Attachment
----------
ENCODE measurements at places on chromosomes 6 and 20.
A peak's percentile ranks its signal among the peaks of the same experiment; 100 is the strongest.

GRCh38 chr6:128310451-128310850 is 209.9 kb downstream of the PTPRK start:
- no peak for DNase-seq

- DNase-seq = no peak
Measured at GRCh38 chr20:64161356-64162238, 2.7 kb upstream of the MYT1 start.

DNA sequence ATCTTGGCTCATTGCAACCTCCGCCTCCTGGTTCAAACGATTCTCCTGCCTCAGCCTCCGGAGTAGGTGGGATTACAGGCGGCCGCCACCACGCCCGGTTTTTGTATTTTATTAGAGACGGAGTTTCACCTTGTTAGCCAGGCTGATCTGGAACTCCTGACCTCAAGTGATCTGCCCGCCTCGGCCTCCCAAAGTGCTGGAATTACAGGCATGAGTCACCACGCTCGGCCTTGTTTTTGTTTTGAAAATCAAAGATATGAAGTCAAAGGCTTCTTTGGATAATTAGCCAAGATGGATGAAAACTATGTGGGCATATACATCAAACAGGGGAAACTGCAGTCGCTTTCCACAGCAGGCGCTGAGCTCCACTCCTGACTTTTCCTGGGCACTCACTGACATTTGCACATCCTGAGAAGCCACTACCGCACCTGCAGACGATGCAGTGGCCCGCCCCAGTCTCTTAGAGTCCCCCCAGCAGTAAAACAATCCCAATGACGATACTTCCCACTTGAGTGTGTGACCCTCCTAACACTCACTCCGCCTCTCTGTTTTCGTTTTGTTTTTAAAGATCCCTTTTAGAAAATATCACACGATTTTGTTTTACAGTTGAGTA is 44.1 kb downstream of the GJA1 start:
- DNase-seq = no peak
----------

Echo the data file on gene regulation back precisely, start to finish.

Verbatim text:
ENCODE measurements at places on chromosomes 6 and 20.
A peak's percentile ranks its signal among the peaks of the same experiment; 100 is the strongest.

GRCh38 chr6:128310451-128310850 is 209.9 kb downstream of the PTPRK start:
- no peak for DNase-seq

- DNase-seq = no peak
Measured at GRCh38 chr20:64161356-64162238, 2.7 kb upstream of the MYT1 start.

DNA sequence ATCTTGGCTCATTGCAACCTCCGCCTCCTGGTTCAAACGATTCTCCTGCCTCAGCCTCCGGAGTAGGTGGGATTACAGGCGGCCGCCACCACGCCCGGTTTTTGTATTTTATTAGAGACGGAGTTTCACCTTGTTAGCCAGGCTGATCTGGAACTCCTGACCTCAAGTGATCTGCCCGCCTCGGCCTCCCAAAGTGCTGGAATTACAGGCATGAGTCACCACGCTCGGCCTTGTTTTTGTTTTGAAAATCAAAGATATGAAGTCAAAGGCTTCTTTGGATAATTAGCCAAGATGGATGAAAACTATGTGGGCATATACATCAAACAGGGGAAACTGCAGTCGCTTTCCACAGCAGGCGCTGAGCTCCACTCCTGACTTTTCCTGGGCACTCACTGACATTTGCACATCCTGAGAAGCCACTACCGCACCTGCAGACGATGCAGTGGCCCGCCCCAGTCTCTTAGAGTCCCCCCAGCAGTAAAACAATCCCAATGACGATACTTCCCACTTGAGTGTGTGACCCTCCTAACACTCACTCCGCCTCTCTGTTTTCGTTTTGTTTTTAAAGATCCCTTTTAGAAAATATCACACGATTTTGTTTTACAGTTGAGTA is 44.1 kb downstream of the GJA1 start:
- DNase-seq = no peak